For silver-mediated or -catalyzed aromatic fluorination, see: (a) Furuya, T.; Strom, A. E.; Ritter, T. J. Am. Chem. Soc. 2009, 131, 1662. (b) Tang, P.; Furuya, T.; Ritter, T. J. Am. Chem. Soc. 2010, 132, 12150. (c) Furuya, T.; Ritter, T. Org. Lett. 2009, 11, 2860.Google Scholar
  3. 3.
    For palladium-mediated or -catalyzed aromatic fluorination, see: (a) Furuya, T.; Ritter, T. J. Am. Chem. Soc. 2008, 130, 10060. (b) Watson, D. A.; Su, M.; Teverovskiy, G.; Zhang, Y.; García-Fortanet,J.; Kinzel, T.; Buchwald, S. L. Science 2009, 325, 1661. (c) Noël, T.; Maimone, T. J.; Buchwald, S. L. Angew. Chem. Int. Ed. 2011, 50, 8900. (d) Mazzotti, A. R.; Campbell, M. G.; Tang, P.; Murphy, J. M.; Ritter, T. J. Am. Chem. Soc. 2013, 135, 14012. (e) Lee, H. G.; Milner, P. J.; Buchwald, S. L. Org. Lett. 2013, 15, 5602. (f) Lee, H. G.; Milner, P. J.; Buchwald, S. L. J. Am. Chem. Soc. 2014, 136, 3792.Google Scholar
  4. 4.
    Mu, X.; Liu, G. Org. Chem. Front. 2014, 1, 430.CrossRefGoogle Scholar
  5. 5.
    Fier, P. S.; Hartwig, J. F. J. Am. Chem. Soc. 2012, 134, 10795.CrossRefGoogle Scholar
  6. 6.
    Mu, X.; Zhang, H.; Chen, P.; Liu, G. Chem. Sci. 2014, 5, 275.CrossRefGoogle Scholar
  7. 7.
    For reviews on diaryliodonium salts, see: (a) Zhdankin, V. V. Chem. Rev. 2002, 102, 2523. (b) Deprez, N. R.; Sanford, M. S. Inorg. Chem. 2007, 46, 1924. (c) Zhdankin, V. V.; Stang, P. J. Chem. Rev. 2008, 108, 5299. (d) Merritt, E. A.; Olofsson, B. Angew. Chem., Int. Ed. 2009, 48, 9052.Google Scholar
  8. 8.
    For selected examples, see: (a) Jalalian, N.; Ishikawa, E. E.; Silva, L. F.; Olofsson, B. Org. Lett. 2011, 13, 1552. (b) Laudge, K. P.; Jang, K. S.; Lee, S. Y.; Chi, D. Y. J. Org. Chem. 2012, 77, 5705. (c) Umierski, N.; Manolikakes, G. Org. Lett. 2013, 15, 188. (d) Wagner, A. M.; Sanford, M. S. J. Org. Chem. 2014, 79, 2263.Google Scholar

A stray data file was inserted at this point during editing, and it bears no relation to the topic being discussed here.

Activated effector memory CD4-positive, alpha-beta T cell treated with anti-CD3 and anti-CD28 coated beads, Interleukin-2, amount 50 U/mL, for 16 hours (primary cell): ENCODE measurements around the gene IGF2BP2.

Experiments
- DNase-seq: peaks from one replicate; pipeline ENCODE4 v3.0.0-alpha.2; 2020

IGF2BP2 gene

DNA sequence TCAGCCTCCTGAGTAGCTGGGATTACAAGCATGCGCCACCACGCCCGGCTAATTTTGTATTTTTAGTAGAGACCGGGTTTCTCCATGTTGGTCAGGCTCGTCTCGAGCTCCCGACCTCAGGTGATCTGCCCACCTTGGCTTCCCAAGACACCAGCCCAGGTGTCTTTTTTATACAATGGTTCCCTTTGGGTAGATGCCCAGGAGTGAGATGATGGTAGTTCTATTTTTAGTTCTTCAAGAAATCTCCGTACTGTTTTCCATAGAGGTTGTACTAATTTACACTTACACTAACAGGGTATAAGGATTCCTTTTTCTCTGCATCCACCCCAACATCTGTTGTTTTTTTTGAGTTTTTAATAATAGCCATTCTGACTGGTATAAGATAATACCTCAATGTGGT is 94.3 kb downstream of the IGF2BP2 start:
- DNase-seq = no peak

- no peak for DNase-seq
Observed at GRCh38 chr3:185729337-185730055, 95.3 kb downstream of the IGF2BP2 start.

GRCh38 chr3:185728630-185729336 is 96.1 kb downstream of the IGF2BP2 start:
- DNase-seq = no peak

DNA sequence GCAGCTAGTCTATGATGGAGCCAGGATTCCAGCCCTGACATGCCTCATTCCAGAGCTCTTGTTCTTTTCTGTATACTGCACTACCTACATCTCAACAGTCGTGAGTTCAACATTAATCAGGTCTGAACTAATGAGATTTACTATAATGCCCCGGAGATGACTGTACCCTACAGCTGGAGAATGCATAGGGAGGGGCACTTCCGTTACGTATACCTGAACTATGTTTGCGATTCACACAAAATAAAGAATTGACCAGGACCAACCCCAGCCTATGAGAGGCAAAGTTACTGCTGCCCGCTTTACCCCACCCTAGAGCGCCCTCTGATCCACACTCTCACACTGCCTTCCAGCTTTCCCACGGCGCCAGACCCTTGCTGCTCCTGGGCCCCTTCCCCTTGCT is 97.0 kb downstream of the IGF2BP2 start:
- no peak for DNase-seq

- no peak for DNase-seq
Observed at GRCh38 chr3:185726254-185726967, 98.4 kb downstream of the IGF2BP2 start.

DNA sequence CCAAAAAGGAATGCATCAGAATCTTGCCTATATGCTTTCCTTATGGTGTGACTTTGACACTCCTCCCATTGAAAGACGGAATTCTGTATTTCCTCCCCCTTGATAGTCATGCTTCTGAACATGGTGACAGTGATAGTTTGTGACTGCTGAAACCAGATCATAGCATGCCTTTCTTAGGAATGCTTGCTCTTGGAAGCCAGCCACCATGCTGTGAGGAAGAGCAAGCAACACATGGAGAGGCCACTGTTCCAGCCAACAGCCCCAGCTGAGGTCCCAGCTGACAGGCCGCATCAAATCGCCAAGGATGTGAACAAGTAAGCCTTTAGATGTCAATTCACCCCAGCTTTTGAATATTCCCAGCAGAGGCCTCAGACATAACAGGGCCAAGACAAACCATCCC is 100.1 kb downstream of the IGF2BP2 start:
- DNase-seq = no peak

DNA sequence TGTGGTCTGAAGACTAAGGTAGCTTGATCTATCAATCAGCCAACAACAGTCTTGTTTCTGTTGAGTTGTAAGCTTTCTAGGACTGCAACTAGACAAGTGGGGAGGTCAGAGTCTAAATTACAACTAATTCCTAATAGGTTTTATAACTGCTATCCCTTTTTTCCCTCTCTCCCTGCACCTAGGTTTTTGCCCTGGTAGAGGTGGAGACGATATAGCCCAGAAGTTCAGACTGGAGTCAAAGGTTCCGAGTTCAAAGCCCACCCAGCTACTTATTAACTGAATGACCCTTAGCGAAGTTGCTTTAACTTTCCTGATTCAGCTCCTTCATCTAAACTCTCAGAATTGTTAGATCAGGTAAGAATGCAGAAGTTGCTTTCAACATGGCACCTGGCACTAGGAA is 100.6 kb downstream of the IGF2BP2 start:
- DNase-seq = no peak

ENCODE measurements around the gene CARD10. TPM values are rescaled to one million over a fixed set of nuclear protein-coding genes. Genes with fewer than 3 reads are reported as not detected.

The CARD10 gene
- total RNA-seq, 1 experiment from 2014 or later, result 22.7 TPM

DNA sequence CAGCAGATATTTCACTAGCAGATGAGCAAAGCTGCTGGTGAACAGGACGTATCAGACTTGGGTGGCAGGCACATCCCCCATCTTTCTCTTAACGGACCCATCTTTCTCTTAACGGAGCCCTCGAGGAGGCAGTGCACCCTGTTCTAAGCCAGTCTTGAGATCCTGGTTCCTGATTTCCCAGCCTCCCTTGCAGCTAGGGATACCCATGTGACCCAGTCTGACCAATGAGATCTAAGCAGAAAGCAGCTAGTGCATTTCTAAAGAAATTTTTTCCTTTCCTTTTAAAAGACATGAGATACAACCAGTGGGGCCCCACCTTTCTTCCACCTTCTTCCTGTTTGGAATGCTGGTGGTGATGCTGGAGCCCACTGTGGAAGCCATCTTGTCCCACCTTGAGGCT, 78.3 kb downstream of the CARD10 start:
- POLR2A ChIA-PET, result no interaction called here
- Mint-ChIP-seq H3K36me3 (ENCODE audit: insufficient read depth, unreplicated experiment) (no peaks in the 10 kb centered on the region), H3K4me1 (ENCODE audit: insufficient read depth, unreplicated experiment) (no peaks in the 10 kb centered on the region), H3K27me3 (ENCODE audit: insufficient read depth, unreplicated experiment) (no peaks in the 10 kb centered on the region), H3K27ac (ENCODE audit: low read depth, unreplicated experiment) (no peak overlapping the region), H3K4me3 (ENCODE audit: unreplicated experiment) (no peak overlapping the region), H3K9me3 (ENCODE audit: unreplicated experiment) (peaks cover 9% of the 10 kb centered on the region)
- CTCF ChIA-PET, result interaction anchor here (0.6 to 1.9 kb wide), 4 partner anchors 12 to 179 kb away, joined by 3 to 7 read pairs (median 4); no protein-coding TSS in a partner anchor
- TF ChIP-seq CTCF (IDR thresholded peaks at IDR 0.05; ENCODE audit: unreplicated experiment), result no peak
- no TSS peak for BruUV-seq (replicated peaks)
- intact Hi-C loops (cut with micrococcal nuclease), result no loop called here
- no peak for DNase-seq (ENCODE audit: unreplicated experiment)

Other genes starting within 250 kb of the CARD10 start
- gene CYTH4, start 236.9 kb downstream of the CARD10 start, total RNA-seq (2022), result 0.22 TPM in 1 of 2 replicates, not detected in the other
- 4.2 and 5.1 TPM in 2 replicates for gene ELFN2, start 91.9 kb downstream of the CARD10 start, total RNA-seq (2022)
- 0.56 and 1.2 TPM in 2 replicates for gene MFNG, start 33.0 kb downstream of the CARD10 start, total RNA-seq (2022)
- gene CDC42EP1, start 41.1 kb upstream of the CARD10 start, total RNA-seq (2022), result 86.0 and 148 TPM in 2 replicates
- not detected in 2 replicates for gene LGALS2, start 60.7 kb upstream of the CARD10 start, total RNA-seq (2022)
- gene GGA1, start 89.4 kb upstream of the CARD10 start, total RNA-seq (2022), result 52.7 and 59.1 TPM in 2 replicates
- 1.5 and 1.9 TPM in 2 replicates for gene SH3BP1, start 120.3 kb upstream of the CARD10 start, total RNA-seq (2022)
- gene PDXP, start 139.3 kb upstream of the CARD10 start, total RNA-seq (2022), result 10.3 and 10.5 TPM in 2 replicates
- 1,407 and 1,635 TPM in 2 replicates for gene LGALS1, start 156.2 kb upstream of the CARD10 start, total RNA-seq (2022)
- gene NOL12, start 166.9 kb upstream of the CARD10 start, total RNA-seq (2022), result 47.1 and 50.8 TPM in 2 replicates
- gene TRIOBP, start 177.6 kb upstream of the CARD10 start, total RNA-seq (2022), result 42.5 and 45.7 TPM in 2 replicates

9. 9.
    For selected examples, see: (a) Lv, T.; Wang, Z.; You, J.; Lan, J.; Gao, G. J. Org. Chem. 2013, 78, 5723. (b) Cullen, S. C.; Shekhar, S.; Nere, N. K. J. Org. Chem. 2013, 78, 12194. (c) Sokolovs, I.; Lubriks, D.; Suna, E. J. Am. Chem. Soc. 2014, 136, 6920. (d) Fañanás-Mastral, M.; Feringa, B. L. J. Am. Chem. Soc. 2014, 136, 9894.Google Scholar
  10. 10.
    (a) Ichiishi, N.; Canty, A. J.; Yates, B. F.; Sanford, M. S. Org. Lett. 2013, 15, 5134. (b) Ichiishi, N.; Canty, A. J.; Yates, B. F.; Sanford, M. S. Organometallics 2014, 33, 5525.Google Scholar
  11. 11.
    Fier, P. S.; Luo, J.; Hartwig, J. F. J. Am. Chem. Soc. 2013, 135, 2552.CrossRefGoogle Scholar
  12. 12.
    Ye, Y.; Sanford, M. S. J. Am. Chem. Soc. 2013, 135, 4648.CrossRefGoogle Scholar
  13. 13.
    Ye, Y.; Schimler, S. D.; Hanley, P. S.; Sanford, M. S. J. Am. Chem. Soc. 2013, 135, 16292.CrossRefGoogle Scholar
  14. 14.
    Gamache, R. F.; Waldmann, C.; Murphy, J. M. Org. Lett. 2016, 18, 4522.CrossRefGoogle Scholar
  15. 15.
    Truong, T.; Klimovica, K.; Daugulis, O. J. Am. Chem. Soc. 2013, 135, 9342.CrossRefGoogle Scholar
  16. 16.
    (a) Cai, L.; Lu, S.; Pike, V. W. Eur. J. Org. Chem. 2008, 2853. (b) Ametamey, S. M.; Honer, M.; Schubiger, P. A. Chem. Rev. 2008, 108, 1501. (c) Littich, R.; Scott, P. J. H. Angew. Chem., Int. Ed. 2012, 51, 1106.Google Scholar
  17. 17.
    Preshlock, S.; Tredwell, M.; Gouverneur, V. Chem. Rev. 2016, 116, 719.CrossRefGoogle Scholar
  18. 18.
    (a) Ichiishi, N.; Brooks, A. F.; Topczewski, J. J.; Rodnick, M. E.; Sanford, M. S.; Scott, P. J. H. Org. Lett. 2014, 16, 3224. (b) Mossine, A. V.; Brooks, A. F.; Makaravage, K. J.; Miller, J. M.; Ichiishi, N.; Sanford, M. S.; Scott, P. J. H. Org. Lett. 2015, 17, 5780. (c) Tredwell, M.; Preshlock, S. M.; Taylor, N. J.; Gruber, S.; Huiban, M.; Passchier, J.; Mercier, J.; Génicot, C.; Gouverneur, V. Angew. Chem., Int. Ed. 2014, 53, 7751. (d) Taylor, N. J.; Emer, E.; Preshlock, S.; Schedler, M.; Tredwell, M.; Verhoog, S.; Mercier, J.; Genicot, C.; Gouverneur, V. J. Am. Chem. Soc. 2017, 139, 8267.Google Scholar

Copyright information

© Springer Nature Singapore Pte Ltd. 2019

Authors and Affiliations

  1. 1.Key Laboratory of Organofluorine Chemistry, Center for Excellence in Molecular SynthesisShanghai Institute of Organic Chemistry, Chinese Academy of SciencesShanghaiChina